COVID-19/pathology , Creatine Kinase/blood , Magnesium/blood , RNA, Viral/blood , SARS-CoV-2/pathogenicity , Viremia/pathology , Adolescent , Biomarkers/blood , COVID-19/diagnosis , COVID-19/mortality , COVID-19/virology , COVID-19 Nucleic Acid Testing , Child , Child, Preschool , Cough/diagnosis , Cough/mortality , Cough/pathology , Cough/virology , Female , Fever/diagnosis , Fever/mortality , Fever/pathology , Fever/virology , Hospitals , Humans , Infant , Infant, Newborn , Iran , Male , RNA, Viral/genetics , SARS-CoV-2/genetics , Severity of Illness Index , Survival Analysis , Tachypnea/diagnosis , Tachypnea/mortality , Tachypnea/pathology , Tachypnea/virology , Viremia/diagnosis , Viremia/mortality , Viremia/virology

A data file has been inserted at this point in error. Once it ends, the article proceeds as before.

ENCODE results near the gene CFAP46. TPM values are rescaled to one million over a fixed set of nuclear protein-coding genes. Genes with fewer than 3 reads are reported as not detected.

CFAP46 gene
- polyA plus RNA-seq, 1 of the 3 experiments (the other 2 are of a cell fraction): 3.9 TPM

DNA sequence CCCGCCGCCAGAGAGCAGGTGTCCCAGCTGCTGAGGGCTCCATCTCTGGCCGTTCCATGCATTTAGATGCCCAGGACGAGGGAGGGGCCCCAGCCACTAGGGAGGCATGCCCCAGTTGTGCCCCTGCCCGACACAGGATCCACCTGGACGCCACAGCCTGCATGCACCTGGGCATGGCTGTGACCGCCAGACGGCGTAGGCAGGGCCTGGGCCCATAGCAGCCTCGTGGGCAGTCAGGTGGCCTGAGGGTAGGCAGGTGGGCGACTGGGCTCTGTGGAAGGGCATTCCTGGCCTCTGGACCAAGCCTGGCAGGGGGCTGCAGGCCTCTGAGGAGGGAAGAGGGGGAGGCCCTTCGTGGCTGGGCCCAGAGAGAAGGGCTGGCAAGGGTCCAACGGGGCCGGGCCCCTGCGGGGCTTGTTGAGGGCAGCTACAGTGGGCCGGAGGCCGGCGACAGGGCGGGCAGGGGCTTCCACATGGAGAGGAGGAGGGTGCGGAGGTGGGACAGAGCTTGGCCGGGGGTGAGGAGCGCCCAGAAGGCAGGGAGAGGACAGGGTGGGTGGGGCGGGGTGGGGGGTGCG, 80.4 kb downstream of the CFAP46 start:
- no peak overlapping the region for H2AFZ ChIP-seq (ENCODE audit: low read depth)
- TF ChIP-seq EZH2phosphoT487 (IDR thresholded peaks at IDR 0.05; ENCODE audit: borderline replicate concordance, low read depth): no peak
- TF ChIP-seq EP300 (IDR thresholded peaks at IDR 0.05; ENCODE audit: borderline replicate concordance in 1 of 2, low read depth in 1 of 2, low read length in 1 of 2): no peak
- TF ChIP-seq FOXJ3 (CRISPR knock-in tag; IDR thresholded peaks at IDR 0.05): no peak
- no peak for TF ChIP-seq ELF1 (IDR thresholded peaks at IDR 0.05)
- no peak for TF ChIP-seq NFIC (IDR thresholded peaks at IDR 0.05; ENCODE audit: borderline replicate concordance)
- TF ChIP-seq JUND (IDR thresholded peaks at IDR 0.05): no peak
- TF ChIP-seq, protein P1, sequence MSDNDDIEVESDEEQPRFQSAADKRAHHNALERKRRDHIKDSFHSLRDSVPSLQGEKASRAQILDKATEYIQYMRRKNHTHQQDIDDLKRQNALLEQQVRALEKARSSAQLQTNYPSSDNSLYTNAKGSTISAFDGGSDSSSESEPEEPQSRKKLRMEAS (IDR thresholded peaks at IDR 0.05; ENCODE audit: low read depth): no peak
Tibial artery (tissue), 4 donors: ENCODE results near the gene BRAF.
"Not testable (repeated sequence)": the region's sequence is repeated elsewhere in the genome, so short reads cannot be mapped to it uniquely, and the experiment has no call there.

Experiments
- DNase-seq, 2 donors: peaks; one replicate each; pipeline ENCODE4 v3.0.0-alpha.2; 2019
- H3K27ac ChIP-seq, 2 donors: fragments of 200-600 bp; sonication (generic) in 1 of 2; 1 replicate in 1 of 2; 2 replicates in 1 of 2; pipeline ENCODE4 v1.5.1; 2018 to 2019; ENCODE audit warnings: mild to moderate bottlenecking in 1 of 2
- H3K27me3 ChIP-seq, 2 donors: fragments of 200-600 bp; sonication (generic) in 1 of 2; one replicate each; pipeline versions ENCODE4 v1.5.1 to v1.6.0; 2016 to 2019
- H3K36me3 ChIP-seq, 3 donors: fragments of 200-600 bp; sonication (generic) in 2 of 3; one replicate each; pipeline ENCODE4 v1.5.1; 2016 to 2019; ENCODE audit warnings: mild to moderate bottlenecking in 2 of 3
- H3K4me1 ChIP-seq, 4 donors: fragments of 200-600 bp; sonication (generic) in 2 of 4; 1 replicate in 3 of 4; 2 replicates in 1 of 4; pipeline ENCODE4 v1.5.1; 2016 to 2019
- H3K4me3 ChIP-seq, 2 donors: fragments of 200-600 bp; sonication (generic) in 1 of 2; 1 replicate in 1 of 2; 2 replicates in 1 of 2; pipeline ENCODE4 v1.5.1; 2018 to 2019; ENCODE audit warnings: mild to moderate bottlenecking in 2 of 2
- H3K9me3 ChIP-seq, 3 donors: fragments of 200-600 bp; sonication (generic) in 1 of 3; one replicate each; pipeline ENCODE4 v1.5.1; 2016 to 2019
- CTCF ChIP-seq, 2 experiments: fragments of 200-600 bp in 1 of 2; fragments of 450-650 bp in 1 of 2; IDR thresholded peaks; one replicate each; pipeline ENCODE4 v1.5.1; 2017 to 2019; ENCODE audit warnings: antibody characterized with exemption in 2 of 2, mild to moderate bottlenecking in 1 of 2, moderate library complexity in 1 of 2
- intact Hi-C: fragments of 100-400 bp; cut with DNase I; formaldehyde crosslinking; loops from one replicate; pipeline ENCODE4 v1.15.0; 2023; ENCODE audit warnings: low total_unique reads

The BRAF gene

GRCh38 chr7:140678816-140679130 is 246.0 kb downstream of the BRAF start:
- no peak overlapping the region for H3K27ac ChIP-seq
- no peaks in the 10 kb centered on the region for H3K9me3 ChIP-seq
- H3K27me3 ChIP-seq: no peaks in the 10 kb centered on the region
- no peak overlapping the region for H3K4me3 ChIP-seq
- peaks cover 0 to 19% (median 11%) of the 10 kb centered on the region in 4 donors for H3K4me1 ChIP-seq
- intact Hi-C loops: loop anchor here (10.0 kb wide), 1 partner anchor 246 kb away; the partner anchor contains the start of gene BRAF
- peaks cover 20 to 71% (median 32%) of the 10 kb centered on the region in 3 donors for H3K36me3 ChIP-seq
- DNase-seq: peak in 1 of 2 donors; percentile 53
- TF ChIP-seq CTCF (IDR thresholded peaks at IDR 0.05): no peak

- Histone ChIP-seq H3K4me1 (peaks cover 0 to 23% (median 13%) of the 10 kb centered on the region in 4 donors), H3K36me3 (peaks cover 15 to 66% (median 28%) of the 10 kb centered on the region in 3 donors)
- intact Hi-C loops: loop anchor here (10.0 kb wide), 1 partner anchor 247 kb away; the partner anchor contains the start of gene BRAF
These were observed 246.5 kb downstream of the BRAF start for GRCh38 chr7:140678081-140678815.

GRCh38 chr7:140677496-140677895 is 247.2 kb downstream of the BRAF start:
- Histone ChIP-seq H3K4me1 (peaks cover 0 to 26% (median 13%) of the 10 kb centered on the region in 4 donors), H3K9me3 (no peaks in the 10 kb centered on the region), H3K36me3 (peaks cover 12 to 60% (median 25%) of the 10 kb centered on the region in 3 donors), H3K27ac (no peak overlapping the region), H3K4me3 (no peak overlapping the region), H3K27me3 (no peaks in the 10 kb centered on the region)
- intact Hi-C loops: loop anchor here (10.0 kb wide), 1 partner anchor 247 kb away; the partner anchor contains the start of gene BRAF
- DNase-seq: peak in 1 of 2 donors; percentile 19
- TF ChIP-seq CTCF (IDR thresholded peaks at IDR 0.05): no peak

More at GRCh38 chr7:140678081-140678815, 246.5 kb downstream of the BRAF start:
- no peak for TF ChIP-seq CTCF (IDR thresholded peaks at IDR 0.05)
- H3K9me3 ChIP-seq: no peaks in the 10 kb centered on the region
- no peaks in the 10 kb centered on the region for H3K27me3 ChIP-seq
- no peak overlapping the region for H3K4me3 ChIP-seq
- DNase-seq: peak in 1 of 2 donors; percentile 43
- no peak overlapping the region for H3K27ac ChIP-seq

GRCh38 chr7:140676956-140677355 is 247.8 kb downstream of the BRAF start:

6.
J Am Heart Assoc ; 10(9): e019756, 2021 05 04.
Article in English | MEDLINE | ID: covidwho-1088348

ABSTRACT